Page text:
When I watch auditions and an actor hits a line with trained intensity and force, I see the words on the page. I can visualize what the writer has written—because the actor is trying to emulate the writer’s words and not create a realistic character.
And especially if there is an exclamation point at the end of the line!
Actors enter the audition space to deliver an exacting, faithful rendition of the words and punctuation on the page. But you must use the sides as a vehicle to communicate a character, and not simply as words on a page.
It is like an artist striving for photo realism in an oil painting. Where is the individuality? You have forsaken the individuality of your version of the character, in preference, for punctuation perfection.
So as a guide, here are some of the big traps that you will find in sides.
1. Lines with exclamation points. Actors think an exclamation point means volume. No. It can mean, in varying degrees, indignation, surprise, astonishment. If you choose volume, then you are painting by numbers.
2. Lines that suggest EMPHASIS by having a WORD in CAPS. This communicates meaning. It is a guide to understand the character’s intent. Not that you should RAISE YOUR VOICE at this moment.
3. Lines [BEAT] that contains the bracketed word “[BEAT]”. This is a figurative beat, not a literal beat. It does not need a pause. It shows the character has a broken train of thought, is lost for words. Not that the actor should methodically pause for two seconds.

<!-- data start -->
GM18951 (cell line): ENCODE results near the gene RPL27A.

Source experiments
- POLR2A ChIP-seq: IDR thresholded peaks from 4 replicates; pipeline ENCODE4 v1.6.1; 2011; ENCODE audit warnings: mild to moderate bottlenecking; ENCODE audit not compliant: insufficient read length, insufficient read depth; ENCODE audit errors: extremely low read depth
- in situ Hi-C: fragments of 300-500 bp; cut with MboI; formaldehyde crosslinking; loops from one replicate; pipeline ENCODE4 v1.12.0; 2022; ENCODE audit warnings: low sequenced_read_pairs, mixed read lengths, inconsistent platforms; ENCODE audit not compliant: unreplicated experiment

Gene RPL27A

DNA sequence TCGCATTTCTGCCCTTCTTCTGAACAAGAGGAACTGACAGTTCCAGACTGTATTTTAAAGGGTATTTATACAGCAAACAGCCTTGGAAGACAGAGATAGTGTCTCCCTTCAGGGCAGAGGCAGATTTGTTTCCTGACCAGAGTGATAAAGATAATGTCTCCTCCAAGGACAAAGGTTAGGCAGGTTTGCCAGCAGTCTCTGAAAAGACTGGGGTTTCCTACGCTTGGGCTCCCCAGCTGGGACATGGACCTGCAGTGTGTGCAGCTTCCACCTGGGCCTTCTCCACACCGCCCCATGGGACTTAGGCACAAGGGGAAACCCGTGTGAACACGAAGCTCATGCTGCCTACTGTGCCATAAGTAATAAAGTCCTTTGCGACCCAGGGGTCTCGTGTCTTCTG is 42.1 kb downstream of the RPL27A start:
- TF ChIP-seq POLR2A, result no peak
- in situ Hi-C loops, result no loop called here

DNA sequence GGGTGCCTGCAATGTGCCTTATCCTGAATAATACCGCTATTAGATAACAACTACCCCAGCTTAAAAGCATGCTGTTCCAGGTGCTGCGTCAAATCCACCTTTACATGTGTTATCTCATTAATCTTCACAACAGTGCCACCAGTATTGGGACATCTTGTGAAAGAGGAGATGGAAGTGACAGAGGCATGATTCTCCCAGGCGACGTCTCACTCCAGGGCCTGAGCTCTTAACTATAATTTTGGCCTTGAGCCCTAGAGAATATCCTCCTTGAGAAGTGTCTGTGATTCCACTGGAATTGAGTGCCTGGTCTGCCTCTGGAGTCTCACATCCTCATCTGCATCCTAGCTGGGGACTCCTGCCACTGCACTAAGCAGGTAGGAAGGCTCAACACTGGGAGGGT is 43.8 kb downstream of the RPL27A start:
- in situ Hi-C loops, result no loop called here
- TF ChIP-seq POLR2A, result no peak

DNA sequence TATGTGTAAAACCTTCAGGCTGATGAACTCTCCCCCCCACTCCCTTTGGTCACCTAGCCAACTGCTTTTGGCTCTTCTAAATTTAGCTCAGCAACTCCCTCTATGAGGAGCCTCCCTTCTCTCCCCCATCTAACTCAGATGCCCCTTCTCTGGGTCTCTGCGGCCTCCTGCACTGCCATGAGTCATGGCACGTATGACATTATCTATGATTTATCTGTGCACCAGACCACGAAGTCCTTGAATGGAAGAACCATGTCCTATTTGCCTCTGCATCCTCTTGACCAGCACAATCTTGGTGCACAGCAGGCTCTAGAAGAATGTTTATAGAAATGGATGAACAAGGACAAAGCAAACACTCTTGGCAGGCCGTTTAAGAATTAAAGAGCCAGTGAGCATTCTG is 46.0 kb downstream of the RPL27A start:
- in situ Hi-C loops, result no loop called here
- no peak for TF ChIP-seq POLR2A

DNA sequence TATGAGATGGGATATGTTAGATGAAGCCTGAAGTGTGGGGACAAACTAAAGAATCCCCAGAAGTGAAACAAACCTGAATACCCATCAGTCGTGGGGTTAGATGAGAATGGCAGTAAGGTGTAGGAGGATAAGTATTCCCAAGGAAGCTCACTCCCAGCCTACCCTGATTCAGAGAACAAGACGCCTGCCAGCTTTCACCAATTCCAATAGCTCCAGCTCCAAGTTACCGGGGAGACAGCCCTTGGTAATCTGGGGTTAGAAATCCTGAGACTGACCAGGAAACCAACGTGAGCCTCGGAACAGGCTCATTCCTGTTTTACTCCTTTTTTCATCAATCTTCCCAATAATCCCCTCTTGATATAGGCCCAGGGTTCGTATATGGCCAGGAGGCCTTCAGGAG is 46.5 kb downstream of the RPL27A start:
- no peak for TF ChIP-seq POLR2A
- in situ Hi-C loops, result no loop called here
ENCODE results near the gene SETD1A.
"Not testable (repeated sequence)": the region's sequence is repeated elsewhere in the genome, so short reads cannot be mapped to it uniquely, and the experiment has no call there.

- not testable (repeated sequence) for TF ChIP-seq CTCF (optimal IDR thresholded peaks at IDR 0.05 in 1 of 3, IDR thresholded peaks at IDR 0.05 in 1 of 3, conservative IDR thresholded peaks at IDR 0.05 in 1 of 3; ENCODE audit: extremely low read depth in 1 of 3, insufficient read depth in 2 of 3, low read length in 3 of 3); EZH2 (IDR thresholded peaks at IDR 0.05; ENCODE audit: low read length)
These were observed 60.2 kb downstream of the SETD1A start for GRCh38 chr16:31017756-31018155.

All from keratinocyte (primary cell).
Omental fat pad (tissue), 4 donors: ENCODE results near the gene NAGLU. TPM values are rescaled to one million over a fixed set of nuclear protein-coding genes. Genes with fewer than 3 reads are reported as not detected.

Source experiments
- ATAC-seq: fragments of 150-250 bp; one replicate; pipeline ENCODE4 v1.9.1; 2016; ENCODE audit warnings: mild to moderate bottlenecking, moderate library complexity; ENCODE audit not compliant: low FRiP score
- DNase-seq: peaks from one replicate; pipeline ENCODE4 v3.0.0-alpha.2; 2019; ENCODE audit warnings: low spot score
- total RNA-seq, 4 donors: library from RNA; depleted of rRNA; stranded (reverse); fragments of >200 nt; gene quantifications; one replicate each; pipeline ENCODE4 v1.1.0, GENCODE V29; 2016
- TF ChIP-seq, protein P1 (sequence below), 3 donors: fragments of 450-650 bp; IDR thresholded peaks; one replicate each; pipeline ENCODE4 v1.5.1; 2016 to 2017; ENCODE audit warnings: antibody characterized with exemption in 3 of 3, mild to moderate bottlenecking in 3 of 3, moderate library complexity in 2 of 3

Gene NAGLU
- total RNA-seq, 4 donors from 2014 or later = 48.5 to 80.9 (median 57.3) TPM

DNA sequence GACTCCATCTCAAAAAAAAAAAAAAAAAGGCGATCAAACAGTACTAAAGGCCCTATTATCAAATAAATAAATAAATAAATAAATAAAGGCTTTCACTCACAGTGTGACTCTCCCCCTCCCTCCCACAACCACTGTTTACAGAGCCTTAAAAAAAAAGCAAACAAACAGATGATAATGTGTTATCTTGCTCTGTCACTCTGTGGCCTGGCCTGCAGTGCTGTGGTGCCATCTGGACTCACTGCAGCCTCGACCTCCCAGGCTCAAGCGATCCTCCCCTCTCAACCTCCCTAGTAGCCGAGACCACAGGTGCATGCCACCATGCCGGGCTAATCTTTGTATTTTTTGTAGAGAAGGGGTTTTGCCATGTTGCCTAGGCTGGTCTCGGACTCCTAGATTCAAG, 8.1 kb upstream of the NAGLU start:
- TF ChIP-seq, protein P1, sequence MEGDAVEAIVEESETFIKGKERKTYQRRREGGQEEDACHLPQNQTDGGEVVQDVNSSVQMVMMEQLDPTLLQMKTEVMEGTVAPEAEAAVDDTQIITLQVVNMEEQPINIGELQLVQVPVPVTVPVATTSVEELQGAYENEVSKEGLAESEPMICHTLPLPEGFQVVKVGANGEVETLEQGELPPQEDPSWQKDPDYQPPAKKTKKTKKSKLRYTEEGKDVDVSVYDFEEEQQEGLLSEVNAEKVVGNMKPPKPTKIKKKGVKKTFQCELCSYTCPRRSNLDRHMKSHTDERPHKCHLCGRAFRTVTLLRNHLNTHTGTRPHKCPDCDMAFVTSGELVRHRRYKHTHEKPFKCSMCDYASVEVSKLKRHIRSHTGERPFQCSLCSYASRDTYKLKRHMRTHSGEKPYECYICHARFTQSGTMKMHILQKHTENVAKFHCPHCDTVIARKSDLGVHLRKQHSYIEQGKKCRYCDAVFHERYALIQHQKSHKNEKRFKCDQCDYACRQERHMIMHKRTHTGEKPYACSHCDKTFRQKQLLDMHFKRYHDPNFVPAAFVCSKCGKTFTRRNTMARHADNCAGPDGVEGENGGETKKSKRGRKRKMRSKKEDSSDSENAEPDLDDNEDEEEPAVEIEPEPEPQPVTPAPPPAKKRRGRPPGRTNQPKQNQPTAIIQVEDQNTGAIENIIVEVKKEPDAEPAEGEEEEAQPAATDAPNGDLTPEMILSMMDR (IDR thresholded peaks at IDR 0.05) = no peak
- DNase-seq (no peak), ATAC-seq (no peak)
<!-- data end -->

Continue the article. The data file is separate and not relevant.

4. Any line with…an ellipsis. See the reasoning above!
5. Lines with “Oh my God!!” or “Oh no!!!” or “What?!” Again actors run straight for the volume button on their performance remote control—especially when lines combine multiple question marks and exclamation points. The character is exhibiting dismay, confusion, disbelief. This is not give license for an actor to shout—though this is often the favored option taken by actors.
6. Lines that use the phrases “hang on” or “wait a minute.” Don’t say each word. It is a dawning realization for the character. The character is gathering thoughts. It is not a statement.
If a character is going through emotional turmoil or emotional upheaval, it is impossible for a writer to put on the page the exact rhythms of the dialogue the character experiences in these moments.
The use of exclamation points, CAPS, etc. are to enhance the reader’s experience of his or her reading of the script. The performance of the script needs a different interpretation.
Your task is to decipher the emotional goal of the sequence. You must deliver that emotional journey. That journey will be informed by the screen writer’s dialogue, but it must be enhanced and communicated by you.
It’s the actor who creates the character’s rhythm, not the writer.
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